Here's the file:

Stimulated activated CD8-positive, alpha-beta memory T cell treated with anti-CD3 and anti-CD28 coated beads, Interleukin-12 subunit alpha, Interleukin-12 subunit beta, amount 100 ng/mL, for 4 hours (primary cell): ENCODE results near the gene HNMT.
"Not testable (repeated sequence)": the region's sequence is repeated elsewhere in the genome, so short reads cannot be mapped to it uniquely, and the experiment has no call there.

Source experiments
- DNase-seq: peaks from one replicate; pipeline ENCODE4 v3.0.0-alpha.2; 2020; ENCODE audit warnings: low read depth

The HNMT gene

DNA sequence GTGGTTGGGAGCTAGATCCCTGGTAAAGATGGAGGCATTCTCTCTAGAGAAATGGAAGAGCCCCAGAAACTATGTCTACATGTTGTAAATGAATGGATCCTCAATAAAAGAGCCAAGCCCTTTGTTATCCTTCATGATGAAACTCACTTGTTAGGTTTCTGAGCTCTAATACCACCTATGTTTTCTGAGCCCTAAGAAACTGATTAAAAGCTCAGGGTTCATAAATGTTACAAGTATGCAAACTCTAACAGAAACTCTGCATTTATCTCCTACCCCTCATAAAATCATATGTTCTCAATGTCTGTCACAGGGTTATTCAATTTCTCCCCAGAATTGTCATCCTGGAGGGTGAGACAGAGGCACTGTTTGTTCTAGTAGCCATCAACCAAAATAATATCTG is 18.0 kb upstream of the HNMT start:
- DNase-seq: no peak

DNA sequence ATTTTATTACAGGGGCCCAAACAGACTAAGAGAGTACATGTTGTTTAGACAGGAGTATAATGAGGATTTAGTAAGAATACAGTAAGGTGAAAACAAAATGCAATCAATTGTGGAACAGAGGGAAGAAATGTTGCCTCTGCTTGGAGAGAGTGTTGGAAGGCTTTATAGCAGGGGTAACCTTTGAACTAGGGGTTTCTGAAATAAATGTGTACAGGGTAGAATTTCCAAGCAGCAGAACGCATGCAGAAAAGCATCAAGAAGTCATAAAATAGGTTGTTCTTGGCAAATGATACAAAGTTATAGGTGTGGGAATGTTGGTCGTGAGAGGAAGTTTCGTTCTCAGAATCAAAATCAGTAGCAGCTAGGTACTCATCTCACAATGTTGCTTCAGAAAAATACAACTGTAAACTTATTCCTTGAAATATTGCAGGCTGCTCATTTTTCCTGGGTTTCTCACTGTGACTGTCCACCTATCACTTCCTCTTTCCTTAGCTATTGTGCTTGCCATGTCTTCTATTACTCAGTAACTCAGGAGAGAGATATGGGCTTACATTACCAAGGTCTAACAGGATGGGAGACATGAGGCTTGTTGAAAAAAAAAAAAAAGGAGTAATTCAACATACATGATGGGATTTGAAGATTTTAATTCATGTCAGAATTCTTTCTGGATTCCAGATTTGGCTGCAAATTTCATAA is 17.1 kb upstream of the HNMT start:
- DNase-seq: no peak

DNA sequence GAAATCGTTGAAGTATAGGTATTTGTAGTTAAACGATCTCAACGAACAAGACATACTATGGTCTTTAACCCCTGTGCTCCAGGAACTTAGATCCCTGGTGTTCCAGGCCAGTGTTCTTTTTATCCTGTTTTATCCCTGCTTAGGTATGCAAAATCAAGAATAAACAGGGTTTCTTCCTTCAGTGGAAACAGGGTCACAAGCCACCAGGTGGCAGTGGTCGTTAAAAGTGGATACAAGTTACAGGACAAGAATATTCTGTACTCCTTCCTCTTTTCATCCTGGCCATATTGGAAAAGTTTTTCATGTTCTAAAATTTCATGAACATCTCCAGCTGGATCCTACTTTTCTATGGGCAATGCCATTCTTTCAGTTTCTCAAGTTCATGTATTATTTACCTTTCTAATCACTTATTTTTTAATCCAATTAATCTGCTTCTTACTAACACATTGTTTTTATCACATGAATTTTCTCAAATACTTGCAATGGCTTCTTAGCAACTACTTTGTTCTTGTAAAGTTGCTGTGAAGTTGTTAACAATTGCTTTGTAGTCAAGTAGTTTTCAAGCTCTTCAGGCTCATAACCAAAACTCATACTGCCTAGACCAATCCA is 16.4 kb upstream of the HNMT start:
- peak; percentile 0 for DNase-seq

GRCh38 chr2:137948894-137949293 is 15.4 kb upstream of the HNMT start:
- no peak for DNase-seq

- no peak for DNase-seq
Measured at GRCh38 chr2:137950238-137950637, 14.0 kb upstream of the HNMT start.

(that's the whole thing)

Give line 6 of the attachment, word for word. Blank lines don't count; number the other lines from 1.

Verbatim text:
DNA sequence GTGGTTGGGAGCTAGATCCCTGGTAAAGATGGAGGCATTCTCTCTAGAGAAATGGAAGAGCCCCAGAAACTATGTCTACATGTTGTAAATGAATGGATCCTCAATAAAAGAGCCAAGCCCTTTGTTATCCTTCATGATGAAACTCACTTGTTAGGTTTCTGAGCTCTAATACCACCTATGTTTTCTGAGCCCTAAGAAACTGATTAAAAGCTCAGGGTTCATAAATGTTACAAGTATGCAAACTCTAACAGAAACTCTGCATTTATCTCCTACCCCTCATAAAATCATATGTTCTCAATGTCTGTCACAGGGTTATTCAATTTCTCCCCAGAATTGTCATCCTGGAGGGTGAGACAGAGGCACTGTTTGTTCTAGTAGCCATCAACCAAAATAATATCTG is 18.0 kb upstream of the HNMT start: